16. Are you trying to take over the Church of England to shape it into your views?

No. The formularies and teaching of the Church of England are orthodox and biblical. We simply desire to be faithful to them and to have oversight from those who are also faithful. This will include a wide range of evangelical, charismatic and Anglo-Catholic churches, congregations and members. We are seeking to be truly evangelical (a church based on the authority of scripture), truly catholic (preserving the unity through word and sacraments of the Anglican Communion across the globe, and in fellowship with other creedally and morally orthodox churches and denominations), and truly liberal (releasing, rather than controlling and stifling mission)

17. Is this at any rate a narrow evangelical take-over bid?

No. On the contrary, as with any healthy democracy, the church also needs a resistance to a one-party leadership. The Church of England in its central decision-making structures is largely in the hands of a liberal leadership. This initiative aims to help the church more truly to reflect the values and variety of both leadership and membership in the parishes. In this we carry the wide support of a diverse spectrum of church leaders.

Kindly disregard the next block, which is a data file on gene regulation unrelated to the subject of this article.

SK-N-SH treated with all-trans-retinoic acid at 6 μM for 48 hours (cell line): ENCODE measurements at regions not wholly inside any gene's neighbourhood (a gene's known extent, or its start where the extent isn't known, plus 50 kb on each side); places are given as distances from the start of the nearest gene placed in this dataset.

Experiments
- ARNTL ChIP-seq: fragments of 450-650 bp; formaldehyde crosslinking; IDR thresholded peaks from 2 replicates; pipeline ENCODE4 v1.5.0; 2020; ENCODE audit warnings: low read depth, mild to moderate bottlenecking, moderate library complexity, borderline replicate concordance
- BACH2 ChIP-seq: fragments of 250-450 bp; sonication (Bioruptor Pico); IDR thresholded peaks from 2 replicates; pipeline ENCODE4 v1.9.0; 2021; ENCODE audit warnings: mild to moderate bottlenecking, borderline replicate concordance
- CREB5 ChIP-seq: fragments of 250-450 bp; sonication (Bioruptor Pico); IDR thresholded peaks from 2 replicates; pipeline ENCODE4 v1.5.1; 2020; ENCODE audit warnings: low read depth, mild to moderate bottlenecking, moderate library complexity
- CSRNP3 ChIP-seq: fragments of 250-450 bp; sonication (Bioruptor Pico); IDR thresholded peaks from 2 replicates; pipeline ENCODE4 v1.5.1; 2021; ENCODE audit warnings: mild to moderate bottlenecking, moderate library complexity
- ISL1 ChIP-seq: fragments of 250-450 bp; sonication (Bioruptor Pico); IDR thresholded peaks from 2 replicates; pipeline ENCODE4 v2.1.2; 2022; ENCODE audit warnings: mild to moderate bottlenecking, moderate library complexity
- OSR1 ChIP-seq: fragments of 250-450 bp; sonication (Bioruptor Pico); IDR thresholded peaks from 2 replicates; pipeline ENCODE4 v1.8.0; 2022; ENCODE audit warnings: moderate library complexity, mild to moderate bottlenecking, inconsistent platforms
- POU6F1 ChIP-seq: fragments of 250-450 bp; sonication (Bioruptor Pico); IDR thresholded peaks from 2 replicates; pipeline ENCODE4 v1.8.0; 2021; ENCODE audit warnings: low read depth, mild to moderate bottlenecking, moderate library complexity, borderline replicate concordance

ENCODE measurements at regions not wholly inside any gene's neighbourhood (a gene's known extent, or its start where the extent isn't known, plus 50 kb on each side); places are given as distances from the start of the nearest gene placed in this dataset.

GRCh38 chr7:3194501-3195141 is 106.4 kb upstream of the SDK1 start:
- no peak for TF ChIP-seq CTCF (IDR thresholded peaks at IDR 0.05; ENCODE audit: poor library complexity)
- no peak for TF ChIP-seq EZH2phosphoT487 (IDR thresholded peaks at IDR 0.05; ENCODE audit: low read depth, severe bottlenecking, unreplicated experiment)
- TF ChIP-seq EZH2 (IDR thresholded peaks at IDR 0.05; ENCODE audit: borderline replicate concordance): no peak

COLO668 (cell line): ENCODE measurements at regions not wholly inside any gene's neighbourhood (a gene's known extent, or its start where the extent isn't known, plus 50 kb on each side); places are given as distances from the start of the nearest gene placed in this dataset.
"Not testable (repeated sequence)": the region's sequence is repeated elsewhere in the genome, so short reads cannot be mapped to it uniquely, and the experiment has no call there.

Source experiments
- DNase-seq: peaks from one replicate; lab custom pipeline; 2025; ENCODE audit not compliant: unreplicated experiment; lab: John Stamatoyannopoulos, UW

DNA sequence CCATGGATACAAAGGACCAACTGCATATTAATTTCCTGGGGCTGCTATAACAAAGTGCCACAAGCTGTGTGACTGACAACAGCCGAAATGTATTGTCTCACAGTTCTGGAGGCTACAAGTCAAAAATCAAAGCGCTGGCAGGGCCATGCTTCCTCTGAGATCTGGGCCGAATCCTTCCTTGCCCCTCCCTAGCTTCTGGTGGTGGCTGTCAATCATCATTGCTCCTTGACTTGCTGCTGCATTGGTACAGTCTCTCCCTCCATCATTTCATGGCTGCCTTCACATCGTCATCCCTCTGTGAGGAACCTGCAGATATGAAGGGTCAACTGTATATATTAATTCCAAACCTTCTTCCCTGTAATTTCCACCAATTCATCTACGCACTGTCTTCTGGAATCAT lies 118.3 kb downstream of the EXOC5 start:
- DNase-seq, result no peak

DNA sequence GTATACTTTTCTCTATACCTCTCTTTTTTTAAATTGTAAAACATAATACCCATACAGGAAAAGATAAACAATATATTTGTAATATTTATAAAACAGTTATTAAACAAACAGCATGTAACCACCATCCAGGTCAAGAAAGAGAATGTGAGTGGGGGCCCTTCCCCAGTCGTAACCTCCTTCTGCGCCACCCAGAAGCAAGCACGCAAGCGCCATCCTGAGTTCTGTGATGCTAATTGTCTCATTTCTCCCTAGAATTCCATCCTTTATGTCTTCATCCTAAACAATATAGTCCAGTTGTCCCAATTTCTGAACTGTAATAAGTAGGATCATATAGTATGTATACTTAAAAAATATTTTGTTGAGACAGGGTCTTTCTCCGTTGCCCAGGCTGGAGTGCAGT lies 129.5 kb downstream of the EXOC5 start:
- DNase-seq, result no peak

18. Are you inviting people/churches/organisations to sign up to the Covenant?

No. The covenant is not an opinion poll or a voting petition form. It has been signed by a few in recognised leadership positions of parishes, networks of churches, and central positions of responsibility in this country. There are very many others who have voiced similar concerns to those expressed in the Covenant, both in this country and overseas, and who have indicated their desire to identify with the process, and to associate with us.

19. Are you advocating illegal cross-boundary plants?

No. Innovative, experimental, and even irregular, do not necessarily mean illegal. The Mission-Shaped Church report, wholeheartedly endorsed by General Synod, has already accepted in principle that: “Existing ecclesiastical legal boundaries should be seen as permeable”. We believe that the issues concerning mission to the nation are more urgent and important than the issues of ecclesiastical order and structure. Therefore we want to support every congregational outreach, conventional church plant and fresh expression of church that proves effective in reaching sections of the nation at present unreached by traditional methods.